Bloggers react to Mitt Romney's speech on "Faith in America," ponder Mike Huckabee's Dukakis moment, and merrily celebrate Repeal Day.
The Stormin' Mormon: GOP hopeful Mitt Romney delivered a speech Thursday calling for religious tolerance and discussing the role his Mormon faith will play in a possible Romney administration. Romney made the long-awaited speech to address concerns from evangelical Christians and others.
"Simply magnificient," is how Romney supporter Hugh Hewitt describes it. "The unexpected but brilliant connection of our tradition of religious liberty with our ability to move in the world to save it again and again from evil and to rebuild it without demands for territory or treasure lifted the speech very far above the ordinary campaign speech, and in so doing lifted the Romney candidacy."
At Beliefnet's Feiler Faster, Bruce Feiler isn't convinced. "Romney has clearly been reading up on the history of religion in America," he writes. "But if he learned anything, perhaps he learned that Americans in times of national anxiety are not particularly inclined to lead with tolerance -- as Catholics, Jews, Mormons, Masons, Sikhs, Buddhists, and Muslims, among others, have discovered over the years."
At the National Review Online's Corner, Kathryn Jean Lopez posts a quick reaction from a reader who "really doesn't want to have to vote for a Mormon": "It was a fantastic speech. He said what he needed to-not too much, not too little. At the end, the burden was on the American people-'Will you really keep me from the Presidency because of what I believe. . . . in a pluralistic society?' Read more from the Corner.
Self-described "Christian secularist" Andrew Sullivan calls the speech "eloquent in many parts," but criticizes Romney's notion of the role of faith in public life. "By insisting on faith - any faith - as the proper criterion for public office, Romney draws the line, oh-so-conveniently, so as to include Mormonism but exclude atheism and agnosticism. And so he side-steps the critical issue in the debates over religion in public life: what if there is no unifying faith for a nation?"
Read more about Romney's "Faith in America" speech. In Slate, Christopher Hitchens points out that Romney doesn't know the difference between "deism and theism," and John Dickerson calls the speech "incomplete." Read our election blog, "Trailhead."
Huckabee's Dukakis moment: Despite a recent surge in the polls, presidential candidate Mike Huckabee suffered a setback Tuesday when Murray Waas at the Huffington Post published evidence that as Arkansas governor, he campaigned successfully for the parole of convicted rapist Wayne Dumond despite letters from his victims urging the contrary. Upon release, Dumond raped and murdered at least one other woman.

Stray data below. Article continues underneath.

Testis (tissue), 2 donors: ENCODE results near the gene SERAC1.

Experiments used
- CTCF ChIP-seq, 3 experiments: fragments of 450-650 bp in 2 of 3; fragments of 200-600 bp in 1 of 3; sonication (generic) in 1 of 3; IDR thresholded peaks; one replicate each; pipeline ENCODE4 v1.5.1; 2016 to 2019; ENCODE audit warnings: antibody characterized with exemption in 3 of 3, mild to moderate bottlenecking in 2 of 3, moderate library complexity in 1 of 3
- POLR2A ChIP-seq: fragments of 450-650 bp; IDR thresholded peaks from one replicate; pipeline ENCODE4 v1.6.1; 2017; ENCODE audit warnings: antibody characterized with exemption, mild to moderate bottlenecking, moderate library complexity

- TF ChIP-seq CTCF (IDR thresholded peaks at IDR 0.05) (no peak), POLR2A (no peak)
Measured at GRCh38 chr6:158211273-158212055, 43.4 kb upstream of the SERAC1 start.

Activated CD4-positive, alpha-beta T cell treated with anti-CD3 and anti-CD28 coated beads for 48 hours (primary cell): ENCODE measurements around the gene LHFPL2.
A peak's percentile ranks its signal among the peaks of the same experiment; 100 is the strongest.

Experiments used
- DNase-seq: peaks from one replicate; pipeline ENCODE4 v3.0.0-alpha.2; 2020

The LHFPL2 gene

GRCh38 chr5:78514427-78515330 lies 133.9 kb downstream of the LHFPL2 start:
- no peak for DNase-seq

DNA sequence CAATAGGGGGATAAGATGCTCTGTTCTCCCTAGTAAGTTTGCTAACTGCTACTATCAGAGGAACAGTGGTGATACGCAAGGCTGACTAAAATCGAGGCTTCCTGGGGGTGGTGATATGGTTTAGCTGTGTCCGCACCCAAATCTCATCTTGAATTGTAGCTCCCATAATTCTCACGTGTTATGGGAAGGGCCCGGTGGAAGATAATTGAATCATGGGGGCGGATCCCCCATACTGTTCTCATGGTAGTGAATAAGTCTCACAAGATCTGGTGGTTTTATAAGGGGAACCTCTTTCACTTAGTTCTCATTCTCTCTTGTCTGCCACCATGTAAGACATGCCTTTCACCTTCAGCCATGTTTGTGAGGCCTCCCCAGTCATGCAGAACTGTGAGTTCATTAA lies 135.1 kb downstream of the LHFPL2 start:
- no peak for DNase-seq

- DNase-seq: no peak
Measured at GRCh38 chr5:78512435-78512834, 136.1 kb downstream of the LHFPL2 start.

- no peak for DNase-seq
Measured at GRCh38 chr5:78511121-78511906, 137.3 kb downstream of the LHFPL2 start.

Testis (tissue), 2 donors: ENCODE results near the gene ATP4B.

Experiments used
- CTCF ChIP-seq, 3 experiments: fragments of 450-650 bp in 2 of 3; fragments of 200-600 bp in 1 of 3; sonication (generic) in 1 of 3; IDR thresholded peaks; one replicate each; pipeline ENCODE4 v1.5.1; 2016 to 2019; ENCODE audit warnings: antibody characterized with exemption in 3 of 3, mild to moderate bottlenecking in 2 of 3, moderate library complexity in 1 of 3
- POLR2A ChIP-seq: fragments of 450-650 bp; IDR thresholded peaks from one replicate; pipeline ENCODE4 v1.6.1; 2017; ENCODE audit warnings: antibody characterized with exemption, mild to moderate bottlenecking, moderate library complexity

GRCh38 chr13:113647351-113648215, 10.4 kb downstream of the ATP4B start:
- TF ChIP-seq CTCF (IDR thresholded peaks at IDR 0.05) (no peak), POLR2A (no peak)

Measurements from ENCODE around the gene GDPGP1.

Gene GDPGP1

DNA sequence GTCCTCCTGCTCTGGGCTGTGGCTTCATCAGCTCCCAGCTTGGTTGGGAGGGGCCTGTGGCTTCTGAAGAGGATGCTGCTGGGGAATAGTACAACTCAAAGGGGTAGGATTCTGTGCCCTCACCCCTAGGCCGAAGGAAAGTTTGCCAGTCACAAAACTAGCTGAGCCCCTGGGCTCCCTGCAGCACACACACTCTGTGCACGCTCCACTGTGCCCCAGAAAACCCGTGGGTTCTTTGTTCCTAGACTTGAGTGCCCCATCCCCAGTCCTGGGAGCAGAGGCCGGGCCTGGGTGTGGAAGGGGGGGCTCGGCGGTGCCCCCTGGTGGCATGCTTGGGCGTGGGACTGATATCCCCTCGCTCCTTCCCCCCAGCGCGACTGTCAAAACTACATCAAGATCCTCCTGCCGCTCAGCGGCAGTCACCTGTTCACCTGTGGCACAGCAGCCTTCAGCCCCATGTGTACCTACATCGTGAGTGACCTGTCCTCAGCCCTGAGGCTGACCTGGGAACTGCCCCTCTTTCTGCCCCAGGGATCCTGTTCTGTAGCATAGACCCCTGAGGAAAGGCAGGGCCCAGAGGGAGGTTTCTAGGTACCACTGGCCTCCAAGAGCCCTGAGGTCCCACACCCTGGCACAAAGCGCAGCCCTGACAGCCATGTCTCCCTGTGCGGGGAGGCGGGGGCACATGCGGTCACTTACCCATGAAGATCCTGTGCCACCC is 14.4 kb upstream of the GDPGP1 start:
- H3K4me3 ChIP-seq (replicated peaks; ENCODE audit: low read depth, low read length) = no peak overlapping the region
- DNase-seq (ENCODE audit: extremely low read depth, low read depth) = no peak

Bill Jempty at the right-leaning WizBang Politics tries to put it into perspective. "Let's clear all the politics out of this. Helping to get a convicted rapist who was sentenced to life in prison a pardon, and that rapist then going out and raping and mudering someone, is one hell of a mistake/error in judgement or whatever you want to call it. Huckabee deserves to take any hits on the Dummond case that comes his way."
Steve Benen at the liberal Carpetbagger Report analyzes Huckabee's responses and criticizes the way his campaign handled the situation: "The smart way out of this was to acknowledge the truth, express regret, and promise voters to learn from the mistake. Instead, Huckabee not only pushed to let a violent criminal out of jail for political reasons, he's lying about it now.
At Captain's Quarters, Ed Morrissey notes the role "Clinton Derangement Syndrome sufferers" had in pressuring Huckabee for Dumond's release. He issues a somber warning to "what happens when people let their hatred get ahead of their reason and reject rational thought for conspiracy thinking. Sometimes, it has real-world consequences." Publius at Obsidian Wings recaps the "Blame Clinton" story.
Repeal Day! While you were busy going about your business Wednesday, bartenders, liquor sellers, and college students everywhere were honoring the 74th anniversary of the passage of the 21st Amendment repealing Prohibition in America. Bloggers are uniformly joyous.
Bartender Jacob Grier notes the holiday's historical significance amid a continuing legacy of Prohibition: "Though we are now mostly free to imbibe, the spirit of the Anti-Saloon League lives on in the continued growth of the nanny state. Just as the teetotalers of the previous century held governments in thrall, so today do various do-gooders persuade city councils and state legislators to interfere with our chosen indulgences."
Becky C at Just a Girl in Short Shirts is unrepentant, calling Prohibition "the most dumbass tinker with the Constitution ever enacted" and offering a good recap of the 21st Amendment's legacy. "Besides being an achievement for booze hounds everywhere, the Twenty-first Amendment was the last victory of the states' rights crowd in modern history. The Amendment essentially said the Federal Government has no business regulating our immoral drinking habits, and left it to the states."
At Buzzed, Jordan Mackay notes: "Repeal not only legalized drink; it also put the kabosh on a great deal of criminal dealings. We celebrate with a big batch of bathtub gin and a toast to Al Capone."
Read about the joys of Repeal Day.